Entries linking to overstrong
word-forming element meaning variously "above; highest; across; higher in power or authority; too much; above normal; outer; beyond in time, too long," from Old English ofer (from PIE root *uper "over"). Over and its Germanic relations were widely used as prefixes, and sometimes could be used with negative force. This is rare in Modern English, but compare Gothic ufarmunnon "to forget," ufar-swaran "to swear falsely;" Old English ofercræft "fraud."
In some of its uses, moreover, over is a movable element, which can be prefixed at will to almost any verb or adjective of suitable sense, as freely as an adjective can be placed before a substantive or an adverb before an adjective. [OED]
Among the old words not now existing are Old English oferlufu (Middle English oferlufe), literally "over-love," hence "excessive or immoderate love." Over- in Middle English also could carry a sense of "too little, below normal," as in over-lyght "of too little weight" (c. 1400), overlitel "too small" (mid-14c.), oversmall (mid-13c.), overshort, etc.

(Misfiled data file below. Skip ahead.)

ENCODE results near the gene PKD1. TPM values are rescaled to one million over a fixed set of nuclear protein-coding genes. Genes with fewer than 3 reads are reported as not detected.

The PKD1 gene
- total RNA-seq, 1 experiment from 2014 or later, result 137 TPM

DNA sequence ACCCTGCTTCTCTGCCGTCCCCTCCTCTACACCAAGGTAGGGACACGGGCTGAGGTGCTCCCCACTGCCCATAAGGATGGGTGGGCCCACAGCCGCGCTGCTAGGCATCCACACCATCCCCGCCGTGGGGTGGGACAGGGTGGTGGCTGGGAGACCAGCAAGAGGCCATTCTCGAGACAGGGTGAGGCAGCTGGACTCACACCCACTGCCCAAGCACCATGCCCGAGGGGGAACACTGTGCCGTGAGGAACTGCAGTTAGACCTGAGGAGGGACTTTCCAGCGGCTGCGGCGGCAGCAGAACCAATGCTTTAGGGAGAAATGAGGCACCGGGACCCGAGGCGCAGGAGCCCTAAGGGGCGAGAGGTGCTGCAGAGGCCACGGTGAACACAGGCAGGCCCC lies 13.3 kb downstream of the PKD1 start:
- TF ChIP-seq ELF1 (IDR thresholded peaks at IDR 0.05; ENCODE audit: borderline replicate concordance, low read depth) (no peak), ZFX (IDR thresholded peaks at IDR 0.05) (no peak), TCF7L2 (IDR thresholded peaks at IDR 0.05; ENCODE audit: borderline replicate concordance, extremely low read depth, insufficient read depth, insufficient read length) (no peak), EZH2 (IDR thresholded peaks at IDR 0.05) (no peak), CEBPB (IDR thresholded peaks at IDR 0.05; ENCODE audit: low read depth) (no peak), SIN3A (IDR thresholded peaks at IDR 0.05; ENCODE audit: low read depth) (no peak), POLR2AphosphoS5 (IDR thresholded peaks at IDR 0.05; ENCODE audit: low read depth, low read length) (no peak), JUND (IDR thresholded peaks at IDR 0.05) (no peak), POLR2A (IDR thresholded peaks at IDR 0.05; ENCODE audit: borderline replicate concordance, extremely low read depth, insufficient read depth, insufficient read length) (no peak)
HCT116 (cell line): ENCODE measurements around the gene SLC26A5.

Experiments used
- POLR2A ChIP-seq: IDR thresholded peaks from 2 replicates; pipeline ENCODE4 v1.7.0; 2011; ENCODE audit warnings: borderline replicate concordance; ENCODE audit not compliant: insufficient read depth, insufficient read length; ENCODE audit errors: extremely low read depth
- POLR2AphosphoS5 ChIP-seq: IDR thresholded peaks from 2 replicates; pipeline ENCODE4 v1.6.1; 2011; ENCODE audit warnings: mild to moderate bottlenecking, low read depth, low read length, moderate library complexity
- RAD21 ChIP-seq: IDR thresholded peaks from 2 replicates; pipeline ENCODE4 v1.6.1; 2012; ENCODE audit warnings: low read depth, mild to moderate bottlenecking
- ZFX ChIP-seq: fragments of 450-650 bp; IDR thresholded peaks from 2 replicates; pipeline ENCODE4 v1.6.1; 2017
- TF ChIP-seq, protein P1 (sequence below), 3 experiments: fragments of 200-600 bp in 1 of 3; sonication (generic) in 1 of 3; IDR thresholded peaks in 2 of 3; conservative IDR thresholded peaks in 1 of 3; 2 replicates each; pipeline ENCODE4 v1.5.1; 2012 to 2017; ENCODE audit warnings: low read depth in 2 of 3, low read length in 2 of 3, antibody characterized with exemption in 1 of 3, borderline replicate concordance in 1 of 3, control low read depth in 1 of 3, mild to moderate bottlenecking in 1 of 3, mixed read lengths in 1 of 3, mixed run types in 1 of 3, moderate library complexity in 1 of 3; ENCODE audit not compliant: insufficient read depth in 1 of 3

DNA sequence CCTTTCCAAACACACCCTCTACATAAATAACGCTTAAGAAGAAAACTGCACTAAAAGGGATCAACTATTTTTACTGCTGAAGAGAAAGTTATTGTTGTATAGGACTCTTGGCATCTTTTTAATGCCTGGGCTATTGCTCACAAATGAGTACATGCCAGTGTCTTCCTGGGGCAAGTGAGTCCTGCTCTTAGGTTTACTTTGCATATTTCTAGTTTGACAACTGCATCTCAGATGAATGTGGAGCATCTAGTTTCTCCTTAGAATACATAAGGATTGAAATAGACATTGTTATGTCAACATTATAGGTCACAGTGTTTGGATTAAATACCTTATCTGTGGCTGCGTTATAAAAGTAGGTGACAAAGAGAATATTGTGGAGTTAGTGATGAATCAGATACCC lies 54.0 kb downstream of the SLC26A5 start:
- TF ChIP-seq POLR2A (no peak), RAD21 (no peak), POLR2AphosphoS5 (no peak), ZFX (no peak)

Old English strang "physically powerful, powerful in effect; forceful, severe, firm, bold, brave; constant, resolute; arduous, violent," from Proto-Germanic *strangaz (source also of Old Norse strangr "strong," Dutch streng "strict, rigorous," Old High German strang "strong, bold, hard," German streng "strict, rigorous"), possibly from PIE *strenk- "tight, narrow." Originally compared strenger, strengest (compare old/elder/eldest).
Grammatical sense, of noun and verb inflections, is first attested 1841, translating German stark, used in a grammatical sense by Jakob Grimm (the terms strong and weak better fit German inflections). Strong suit (1865) is from card-playing. Strong man "man of great strength" (especially one who displays it professionally) is recorded from 1690s; meaning "dominating man in a political organization" is from 1859.
updated on November 10, 2019
Dictionary entries near overstrong